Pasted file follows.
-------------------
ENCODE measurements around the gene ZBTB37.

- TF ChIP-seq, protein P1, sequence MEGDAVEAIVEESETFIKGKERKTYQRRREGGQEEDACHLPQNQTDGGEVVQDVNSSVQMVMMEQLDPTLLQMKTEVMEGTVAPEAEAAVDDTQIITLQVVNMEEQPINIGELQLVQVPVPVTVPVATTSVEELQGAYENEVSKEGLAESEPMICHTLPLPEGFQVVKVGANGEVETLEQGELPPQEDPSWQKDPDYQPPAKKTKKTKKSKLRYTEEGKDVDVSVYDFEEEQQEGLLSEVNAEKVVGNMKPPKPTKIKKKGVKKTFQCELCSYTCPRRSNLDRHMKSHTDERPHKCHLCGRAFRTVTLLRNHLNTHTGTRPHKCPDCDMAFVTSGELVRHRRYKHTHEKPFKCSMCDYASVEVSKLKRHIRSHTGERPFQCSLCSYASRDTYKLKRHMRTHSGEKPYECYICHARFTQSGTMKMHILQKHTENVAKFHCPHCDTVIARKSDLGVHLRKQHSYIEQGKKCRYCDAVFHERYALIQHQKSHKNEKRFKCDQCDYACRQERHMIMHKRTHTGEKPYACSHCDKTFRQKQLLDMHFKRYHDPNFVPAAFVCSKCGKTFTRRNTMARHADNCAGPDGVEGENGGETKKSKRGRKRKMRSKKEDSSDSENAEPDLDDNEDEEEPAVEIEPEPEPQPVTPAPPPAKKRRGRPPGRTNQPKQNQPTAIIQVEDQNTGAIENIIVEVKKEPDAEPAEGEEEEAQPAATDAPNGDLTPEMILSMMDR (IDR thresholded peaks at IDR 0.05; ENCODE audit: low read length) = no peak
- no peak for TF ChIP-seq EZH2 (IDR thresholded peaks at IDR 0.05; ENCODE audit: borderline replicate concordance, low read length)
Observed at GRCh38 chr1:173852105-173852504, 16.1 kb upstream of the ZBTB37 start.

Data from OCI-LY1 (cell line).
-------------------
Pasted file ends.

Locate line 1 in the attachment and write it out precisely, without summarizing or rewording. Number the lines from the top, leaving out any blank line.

ENCODE measurements around the gene ZBTB37.